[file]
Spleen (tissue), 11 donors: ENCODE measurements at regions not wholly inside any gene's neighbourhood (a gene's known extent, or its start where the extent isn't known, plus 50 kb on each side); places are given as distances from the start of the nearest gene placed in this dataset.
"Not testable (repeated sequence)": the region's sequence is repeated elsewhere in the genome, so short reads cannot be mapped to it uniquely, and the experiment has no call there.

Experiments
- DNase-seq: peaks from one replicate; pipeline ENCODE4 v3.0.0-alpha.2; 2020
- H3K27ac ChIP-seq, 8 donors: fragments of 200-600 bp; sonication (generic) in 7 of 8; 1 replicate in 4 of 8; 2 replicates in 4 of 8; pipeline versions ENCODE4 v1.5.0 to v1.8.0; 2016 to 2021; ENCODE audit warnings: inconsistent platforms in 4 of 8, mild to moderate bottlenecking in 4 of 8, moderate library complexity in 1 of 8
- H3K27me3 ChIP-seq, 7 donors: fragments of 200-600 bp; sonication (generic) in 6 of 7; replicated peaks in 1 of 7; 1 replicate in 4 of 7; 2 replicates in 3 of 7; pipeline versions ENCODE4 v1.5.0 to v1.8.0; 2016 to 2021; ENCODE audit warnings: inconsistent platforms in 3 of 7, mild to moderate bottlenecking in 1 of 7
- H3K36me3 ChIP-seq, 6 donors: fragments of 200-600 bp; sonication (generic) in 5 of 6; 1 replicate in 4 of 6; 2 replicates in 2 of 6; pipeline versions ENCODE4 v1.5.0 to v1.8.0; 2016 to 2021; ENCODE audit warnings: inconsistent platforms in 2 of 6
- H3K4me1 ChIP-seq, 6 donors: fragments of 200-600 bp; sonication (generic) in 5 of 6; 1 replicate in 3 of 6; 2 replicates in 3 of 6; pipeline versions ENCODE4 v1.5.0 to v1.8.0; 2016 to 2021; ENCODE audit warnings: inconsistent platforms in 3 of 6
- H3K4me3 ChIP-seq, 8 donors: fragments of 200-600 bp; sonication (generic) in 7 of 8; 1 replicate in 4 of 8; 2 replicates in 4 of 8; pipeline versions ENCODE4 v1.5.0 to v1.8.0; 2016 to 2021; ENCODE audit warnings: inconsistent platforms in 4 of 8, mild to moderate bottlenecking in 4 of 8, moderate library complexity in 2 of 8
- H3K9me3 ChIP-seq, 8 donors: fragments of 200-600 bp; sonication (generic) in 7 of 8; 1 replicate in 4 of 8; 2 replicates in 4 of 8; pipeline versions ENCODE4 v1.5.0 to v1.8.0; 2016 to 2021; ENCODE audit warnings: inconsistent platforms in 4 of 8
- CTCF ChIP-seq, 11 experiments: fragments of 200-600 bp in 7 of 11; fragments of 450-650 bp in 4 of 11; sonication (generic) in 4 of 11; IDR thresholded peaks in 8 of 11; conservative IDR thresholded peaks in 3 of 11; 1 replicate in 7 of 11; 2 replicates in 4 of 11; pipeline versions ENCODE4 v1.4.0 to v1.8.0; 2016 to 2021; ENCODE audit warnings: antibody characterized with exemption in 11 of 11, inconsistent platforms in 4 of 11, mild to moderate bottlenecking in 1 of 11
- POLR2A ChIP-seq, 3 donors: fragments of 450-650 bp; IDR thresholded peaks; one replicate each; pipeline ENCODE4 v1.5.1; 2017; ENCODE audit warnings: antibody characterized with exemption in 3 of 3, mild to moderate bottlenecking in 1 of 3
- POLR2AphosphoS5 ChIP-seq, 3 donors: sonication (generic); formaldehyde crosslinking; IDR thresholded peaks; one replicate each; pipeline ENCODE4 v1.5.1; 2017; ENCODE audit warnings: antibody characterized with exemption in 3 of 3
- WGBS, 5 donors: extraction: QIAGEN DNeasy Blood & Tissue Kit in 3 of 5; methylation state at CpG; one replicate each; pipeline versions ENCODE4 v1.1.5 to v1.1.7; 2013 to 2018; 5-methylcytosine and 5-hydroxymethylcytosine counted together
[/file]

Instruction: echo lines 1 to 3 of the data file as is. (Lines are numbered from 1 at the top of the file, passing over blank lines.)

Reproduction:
Spleen (tissue), 11 donors: ENCODE measurements at regions not wholly inside any gene's neighbourhood (a gene's known extent, or its start where the extent isn't known, plus 50 kb on each side); places are given as distances from the start of the nearest gene placed in this dataset.
"Not testable (repeated sequence)": the region's sequence is repeated elsewhere in the genome, so short reads cannot be mapped to it uniquely, and the experiment has no call there.

Experiments